Those of you who have read this blog for any length of time will remember that this is precisely the point I made in my article about Calvin's dispute with Heshusius.
[W]e maintain, that in the Supper Christ holds forth his body to reprobates as well as to believers...."
Calvin, Theological Treatises.
In Calvin's theology of the Lord's Supper, he plainly asserts that Christ is offered to believer and unbeliever alike in the Supper. Indeed, Calvin goes so far as to say that Christ's body and blood are offered to all in the Supper. Nicole hasn't seen this point, and so his thinking on Calvin's comment to Mark 14:24 is colored by a false bias. He has improperly excluded one of the possibilities for interpreting Calvin.
If I might be so bold as to offer my view of Calvin's theology on this point, I would put it this way: Christ's sacrifice was made for all; and in the Lord's Supper the benefits of that sacrifice are offered to all. Those benefits of the sacrifice of Christ's body and blood offered to us in the Supper can be appropriated only by faith, and the comfort of that universal expiation is realized only by the believer's applying to himself the universal promise. Those who impiously reject Christ offered to us in the Supper cannot be saved, and those who partake of the Supper improperly (not discerning the Lord's body) eat and drink damnation to themselves.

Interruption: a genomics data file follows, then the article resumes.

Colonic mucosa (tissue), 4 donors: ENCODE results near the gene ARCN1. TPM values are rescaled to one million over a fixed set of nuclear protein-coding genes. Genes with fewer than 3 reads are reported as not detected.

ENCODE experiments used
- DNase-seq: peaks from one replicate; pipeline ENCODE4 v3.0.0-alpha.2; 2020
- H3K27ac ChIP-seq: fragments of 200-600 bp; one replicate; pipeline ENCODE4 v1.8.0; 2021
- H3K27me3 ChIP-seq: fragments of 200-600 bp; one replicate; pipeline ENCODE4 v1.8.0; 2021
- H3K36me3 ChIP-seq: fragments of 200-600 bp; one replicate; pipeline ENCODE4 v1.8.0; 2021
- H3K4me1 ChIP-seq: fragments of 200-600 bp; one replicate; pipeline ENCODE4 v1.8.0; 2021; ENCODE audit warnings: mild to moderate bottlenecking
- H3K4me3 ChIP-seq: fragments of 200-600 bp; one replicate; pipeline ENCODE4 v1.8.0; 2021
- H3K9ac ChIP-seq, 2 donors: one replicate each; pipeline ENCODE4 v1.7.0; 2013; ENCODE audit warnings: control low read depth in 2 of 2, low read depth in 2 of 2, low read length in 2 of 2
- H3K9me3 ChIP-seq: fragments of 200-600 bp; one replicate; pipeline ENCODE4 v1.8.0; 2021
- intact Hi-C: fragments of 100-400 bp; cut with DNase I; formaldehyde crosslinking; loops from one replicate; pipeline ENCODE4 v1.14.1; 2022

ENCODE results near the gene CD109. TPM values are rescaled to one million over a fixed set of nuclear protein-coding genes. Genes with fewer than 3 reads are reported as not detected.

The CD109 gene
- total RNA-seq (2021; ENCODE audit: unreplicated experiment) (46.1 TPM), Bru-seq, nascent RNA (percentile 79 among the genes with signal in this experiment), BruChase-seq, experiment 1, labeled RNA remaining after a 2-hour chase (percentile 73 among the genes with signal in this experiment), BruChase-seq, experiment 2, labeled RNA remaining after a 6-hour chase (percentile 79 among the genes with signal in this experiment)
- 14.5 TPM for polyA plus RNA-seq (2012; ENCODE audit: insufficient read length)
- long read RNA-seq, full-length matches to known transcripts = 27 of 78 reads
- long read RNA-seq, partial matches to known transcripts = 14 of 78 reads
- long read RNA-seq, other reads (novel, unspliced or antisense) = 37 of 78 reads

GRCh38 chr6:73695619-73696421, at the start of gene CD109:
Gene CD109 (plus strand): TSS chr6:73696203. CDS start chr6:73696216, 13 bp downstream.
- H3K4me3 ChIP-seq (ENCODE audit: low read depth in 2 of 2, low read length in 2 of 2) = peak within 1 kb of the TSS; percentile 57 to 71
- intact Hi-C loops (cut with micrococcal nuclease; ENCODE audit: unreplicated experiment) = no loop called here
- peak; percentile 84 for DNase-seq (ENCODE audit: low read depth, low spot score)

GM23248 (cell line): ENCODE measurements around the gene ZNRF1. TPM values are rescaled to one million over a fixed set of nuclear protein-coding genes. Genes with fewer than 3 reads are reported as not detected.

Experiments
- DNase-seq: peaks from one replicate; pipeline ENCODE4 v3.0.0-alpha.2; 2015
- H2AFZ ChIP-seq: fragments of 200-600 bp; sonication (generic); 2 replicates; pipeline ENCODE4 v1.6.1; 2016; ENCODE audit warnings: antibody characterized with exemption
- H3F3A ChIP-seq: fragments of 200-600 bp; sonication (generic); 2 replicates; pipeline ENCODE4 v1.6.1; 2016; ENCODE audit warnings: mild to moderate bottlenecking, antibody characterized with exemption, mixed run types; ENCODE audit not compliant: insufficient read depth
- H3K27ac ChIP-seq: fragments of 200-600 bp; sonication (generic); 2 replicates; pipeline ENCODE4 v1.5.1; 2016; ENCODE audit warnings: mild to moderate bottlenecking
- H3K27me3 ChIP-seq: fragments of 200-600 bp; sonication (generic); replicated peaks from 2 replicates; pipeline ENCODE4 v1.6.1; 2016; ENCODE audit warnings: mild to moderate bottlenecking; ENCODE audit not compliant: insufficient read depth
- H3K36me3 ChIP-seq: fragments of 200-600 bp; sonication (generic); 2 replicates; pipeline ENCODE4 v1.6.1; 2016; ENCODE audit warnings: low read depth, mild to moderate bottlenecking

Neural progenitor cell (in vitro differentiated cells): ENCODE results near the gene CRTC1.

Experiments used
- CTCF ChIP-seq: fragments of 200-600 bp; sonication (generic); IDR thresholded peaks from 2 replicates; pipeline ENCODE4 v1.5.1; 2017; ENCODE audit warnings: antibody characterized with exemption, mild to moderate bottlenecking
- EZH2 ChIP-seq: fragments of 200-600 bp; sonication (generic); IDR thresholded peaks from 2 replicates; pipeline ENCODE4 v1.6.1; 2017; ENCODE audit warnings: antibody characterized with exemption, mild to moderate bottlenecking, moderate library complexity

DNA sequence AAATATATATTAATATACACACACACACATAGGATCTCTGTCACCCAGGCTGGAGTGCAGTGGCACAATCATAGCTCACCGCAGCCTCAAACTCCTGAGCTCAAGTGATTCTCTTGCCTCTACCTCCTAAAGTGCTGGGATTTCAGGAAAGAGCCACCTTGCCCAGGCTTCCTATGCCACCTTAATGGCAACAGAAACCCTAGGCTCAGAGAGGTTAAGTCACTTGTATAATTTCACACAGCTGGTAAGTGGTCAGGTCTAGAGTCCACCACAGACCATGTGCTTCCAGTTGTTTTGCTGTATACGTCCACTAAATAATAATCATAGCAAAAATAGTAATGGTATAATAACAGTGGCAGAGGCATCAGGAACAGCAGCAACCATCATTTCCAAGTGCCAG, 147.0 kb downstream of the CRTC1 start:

This view both accepts universal expiation and rejects universal salvation. So Nicole can't be right in reducing the possibilities for interpreting Calvin to universal salvation or particular redemption.
More on this point next time.